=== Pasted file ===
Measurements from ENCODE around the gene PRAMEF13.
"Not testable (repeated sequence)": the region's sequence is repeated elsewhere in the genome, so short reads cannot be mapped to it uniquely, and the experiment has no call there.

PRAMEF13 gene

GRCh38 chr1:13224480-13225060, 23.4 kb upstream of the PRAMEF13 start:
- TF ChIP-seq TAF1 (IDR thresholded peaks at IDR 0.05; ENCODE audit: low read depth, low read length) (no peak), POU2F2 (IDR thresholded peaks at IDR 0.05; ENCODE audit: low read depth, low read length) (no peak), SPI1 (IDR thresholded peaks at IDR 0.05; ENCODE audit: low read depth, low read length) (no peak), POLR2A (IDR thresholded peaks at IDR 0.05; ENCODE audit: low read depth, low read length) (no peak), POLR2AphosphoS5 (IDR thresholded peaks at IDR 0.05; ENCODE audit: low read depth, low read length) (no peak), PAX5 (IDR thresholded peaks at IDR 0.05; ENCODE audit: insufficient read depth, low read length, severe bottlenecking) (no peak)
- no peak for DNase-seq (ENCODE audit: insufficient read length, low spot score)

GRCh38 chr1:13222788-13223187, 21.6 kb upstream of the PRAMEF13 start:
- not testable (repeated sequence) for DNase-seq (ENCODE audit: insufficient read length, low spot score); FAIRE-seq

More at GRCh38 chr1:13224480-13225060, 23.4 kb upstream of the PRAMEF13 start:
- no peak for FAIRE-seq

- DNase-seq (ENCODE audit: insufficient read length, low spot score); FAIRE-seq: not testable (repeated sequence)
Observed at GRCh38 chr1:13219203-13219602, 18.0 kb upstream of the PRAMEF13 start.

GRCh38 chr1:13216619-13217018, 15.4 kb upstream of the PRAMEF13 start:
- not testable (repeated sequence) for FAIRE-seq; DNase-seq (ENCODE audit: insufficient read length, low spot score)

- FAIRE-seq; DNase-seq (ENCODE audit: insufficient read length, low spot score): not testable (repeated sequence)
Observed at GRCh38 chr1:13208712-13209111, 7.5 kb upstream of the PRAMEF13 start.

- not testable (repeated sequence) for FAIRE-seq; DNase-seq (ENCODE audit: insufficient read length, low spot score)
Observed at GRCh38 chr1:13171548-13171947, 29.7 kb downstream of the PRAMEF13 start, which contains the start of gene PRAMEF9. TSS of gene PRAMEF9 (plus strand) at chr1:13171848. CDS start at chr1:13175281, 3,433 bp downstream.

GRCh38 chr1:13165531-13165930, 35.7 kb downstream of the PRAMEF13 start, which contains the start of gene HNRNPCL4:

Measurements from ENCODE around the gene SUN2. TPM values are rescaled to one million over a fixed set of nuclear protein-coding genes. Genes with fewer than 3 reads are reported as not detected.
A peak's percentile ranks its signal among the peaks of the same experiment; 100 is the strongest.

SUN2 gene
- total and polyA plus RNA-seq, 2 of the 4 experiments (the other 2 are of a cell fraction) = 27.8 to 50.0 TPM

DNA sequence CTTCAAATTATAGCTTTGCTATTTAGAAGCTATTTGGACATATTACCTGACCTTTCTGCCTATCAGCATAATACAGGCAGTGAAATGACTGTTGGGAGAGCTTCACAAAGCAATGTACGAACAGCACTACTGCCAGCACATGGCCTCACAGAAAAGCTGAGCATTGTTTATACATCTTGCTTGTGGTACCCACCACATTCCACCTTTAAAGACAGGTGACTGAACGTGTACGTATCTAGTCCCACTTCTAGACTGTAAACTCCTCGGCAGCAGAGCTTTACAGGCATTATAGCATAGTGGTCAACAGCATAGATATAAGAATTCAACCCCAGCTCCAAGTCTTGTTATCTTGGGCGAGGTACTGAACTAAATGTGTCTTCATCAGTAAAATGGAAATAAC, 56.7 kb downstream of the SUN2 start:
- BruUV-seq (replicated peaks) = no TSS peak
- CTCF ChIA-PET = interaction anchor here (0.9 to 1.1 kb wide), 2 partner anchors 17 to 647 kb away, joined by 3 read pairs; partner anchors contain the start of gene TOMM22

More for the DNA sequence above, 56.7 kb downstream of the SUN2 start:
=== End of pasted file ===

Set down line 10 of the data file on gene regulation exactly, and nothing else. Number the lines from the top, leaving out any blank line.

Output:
- no peak for FAIRE-seq